Catalonia: self-determination or status quo? Edificio José Artigas (Palacio Legislativo) // Montevideo, Uruguay
DIPLOCAT informs the public in Montevideo about the current situation in Catalonia
The Parliament of Uruguay hosted the conference “Catalonia: self-determination or status quo?”, organised by the Public Diplomacy Council of Catalonia (DIPLOCAT) in cooperation with the Catalan community abroad (Casal Català) of Montevideo.
The President of the Casal Català, Núria Amorós, opened the debate by presenting the speakers, who explained the evolution experienced in the last years by the Catalan Communities abroad, focused in promoting cultural activities and explaining the political situation in Catalonia.
The roots of the conflict
Hereafter, Albert Royo, Secretary General of DIPLOCAT, underlined the importance of this debate taking place outside Europe. “We are here in Uruguay to strengthen our links with Latin America, and to explain the aspirations of Catalonia”, he said. “We also want to show that giving a vote to the people is democratic practice to solve territorial conflict, as happened in Scotland, Quebec, Island, Norway or Schleswig Holstein.”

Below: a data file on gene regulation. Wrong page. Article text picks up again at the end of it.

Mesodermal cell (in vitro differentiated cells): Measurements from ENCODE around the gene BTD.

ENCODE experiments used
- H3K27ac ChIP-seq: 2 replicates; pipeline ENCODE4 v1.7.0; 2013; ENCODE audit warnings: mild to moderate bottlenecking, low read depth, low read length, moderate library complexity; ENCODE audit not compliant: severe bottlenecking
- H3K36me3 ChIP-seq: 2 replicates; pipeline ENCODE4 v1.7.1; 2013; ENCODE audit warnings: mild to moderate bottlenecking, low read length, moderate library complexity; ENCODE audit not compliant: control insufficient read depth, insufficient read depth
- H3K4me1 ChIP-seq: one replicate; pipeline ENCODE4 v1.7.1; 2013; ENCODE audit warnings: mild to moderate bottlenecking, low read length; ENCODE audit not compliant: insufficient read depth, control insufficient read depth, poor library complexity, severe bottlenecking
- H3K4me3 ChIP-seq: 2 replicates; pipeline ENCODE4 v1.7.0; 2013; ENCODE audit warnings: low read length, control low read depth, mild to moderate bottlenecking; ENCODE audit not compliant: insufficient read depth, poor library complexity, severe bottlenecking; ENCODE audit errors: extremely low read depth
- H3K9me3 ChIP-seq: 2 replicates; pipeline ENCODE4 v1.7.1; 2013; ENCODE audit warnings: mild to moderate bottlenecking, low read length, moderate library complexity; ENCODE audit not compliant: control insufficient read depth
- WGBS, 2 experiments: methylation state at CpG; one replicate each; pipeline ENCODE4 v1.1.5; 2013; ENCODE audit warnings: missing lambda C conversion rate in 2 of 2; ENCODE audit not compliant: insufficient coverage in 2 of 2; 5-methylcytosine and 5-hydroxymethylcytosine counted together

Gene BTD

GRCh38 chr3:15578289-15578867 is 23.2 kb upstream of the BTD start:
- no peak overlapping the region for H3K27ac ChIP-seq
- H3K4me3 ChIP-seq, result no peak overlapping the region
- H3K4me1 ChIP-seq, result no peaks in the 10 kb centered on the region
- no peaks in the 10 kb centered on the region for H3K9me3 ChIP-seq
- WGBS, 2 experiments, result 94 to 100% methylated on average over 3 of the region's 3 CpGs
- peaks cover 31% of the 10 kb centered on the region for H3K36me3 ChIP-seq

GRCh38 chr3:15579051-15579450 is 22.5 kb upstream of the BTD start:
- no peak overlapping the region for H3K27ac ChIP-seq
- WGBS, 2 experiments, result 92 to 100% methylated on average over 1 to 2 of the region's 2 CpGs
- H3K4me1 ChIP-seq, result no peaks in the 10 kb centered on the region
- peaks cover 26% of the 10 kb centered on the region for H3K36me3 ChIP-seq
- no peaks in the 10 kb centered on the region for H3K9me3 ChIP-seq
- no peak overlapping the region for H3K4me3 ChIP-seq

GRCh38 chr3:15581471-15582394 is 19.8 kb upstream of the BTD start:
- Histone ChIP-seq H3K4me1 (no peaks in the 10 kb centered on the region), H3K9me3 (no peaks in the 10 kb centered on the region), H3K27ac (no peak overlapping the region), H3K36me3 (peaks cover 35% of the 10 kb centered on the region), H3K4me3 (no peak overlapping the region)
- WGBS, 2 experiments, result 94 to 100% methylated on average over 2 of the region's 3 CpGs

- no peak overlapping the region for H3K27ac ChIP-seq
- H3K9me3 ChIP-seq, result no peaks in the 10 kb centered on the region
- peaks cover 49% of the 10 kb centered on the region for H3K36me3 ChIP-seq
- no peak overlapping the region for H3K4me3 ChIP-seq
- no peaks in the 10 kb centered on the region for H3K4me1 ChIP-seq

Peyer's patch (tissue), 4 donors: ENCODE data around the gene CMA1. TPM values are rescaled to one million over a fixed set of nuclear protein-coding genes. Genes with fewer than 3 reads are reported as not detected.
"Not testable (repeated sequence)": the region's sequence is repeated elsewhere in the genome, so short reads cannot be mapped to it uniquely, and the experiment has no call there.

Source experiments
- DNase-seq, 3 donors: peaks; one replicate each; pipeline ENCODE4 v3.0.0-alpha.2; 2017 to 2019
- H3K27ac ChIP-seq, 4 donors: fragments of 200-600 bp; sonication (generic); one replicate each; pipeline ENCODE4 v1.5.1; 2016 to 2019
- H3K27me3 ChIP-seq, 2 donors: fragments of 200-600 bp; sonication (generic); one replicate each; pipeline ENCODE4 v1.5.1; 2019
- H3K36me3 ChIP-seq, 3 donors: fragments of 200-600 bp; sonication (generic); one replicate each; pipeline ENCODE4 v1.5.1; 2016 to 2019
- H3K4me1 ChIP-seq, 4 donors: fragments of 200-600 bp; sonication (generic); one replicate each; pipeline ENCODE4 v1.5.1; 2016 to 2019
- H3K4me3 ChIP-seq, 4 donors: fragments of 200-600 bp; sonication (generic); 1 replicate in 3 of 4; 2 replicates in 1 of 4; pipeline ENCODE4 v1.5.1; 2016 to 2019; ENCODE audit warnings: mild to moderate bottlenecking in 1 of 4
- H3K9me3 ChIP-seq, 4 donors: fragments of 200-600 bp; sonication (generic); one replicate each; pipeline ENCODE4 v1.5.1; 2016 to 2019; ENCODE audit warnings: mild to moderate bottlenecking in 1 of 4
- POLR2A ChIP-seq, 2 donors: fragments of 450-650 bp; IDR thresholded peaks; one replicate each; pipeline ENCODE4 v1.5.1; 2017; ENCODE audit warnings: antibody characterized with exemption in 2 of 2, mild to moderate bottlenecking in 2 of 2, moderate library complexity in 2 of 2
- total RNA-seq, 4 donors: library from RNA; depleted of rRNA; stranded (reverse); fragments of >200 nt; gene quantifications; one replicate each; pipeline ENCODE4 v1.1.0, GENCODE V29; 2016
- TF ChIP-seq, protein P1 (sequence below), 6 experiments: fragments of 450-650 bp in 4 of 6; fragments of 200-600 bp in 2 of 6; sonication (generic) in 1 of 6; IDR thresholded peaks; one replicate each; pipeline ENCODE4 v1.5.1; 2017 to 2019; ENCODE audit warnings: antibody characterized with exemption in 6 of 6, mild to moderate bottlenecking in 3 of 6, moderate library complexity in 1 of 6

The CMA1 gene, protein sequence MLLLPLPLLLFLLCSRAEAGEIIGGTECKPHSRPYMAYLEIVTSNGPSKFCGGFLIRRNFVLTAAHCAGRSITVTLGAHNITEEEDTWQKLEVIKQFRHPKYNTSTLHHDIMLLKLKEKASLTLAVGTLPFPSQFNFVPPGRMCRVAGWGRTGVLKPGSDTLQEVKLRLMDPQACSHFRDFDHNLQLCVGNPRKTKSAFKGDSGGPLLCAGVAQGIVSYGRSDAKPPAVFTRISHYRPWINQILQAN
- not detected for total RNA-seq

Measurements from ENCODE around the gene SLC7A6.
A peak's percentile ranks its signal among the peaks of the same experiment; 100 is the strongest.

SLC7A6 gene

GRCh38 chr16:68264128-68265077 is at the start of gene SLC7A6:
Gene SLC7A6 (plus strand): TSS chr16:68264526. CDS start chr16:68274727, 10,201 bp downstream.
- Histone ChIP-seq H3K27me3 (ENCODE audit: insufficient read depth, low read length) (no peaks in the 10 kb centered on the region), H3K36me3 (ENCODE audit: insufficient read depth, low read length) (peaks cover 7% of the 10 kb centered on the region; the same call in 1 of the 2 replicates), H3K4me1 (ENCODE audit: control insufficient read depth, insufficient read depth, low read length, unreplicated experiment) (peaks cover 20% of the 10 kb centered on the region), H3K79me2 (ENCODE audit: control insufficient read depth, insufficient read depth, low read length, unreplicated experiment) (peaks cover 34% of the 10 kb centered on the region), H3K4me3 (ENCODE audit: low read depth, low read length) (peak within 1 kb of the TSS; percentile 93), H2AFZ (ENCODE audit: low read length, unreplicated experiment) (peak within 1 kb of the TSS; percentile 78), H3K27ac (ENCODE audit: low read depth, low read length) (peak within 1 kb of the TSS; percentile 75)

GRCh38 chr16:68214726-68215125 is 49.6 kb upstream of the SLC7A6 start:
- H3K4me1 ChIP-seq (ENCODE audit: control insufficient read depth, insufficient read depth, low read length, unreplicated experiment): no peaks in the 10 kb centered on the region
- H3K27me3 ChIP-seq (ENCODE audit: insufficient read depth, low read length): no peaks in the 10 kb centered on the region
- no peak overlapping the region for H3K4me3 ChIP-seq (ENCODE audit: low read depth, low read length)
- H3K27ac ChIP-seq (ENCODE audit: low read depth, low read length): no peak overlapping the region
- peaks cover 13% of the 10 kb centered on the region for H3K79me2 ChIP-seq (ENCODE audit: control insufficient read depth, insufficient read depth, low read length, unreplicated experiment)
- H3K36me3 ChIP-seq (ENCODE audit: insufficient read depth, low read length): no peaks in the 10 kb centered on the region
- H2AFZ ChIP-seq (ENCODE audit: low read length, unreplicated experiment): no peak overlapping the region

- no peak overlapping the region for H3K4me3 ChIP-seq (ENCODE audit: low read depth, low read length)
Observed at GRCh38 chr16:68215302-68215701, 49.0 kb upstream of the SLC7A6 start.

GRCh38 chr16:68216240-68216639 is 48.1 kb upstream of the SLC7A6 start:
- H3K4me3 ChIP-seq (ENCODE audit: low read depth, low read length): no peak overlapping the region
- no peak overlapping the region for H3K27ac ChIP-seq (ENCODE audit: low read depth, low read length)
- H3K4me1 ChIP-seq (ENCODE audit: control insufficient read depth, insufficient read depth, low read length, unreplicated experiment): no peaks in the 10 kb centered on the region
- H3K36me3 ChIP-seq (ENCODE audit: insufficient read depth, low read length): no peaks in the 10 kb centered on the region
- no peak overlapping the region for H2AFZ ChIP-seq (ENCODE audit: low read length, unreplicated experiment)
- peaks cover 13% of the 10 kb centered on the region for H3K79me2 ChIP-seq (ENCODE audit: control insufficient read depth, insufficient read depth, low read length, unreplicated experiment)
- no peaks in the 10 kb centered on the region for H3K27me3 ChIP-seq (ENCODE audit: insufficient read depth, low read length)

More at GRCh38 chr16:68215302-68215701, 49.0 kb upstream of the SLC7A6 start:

Future scenarios for Catalonia
Josep M. Reniu, Professor of Political Science and Administration of the University of Barcelona and member of the Advisory Council for National Transition (CATN), elaborated in more detail on future scenarios in Catalonia. Reniu explained that if the regional elections of 27 September result in a democratic mandate for independence, negotiations with the Spanish government and the establishing of state structures will start, consolidated by a referendum on the Constitution and proclamation of independence – a process, which the Spanish government should support in accordance with the principles of democracy.
The Catalan qüestion from the point of view of Uruguay
Finally, the Uruguayan journalist Waldemar García, who had previously lived in Catalonia, gave his personal vision of the two countries, before opening the general debate with the other speakers and the public. García underlined that the participatory process of 9 November 2014 was a significant recognition of the right of immigrants, who were invited to vote. “The independence movement is inclusive, tolerant and pluralist, including as Catalan everybody who lives and works in Catalonia.” He also stated that “from Uruguay, you often don’t appreciate the cultural and linguistic diversity of Spain.”
Questions and answers
The conference ended with some questions and reflections made by the public and the final speech of all the speakers.
In partnership with:
Casal Català (Catalan House) of Montevideo, founded on January 29th 1926, has become a meeting point for Catalans and friends of Catalonia. In the beginning, it was an institution that welcomed immigrants to maintain its roots and Catalan traditions. On 1970, the Catalan House established in its current location, at Francisco Araucho’s street, a residential area of Montevideo.
Last updated: 28 May 2015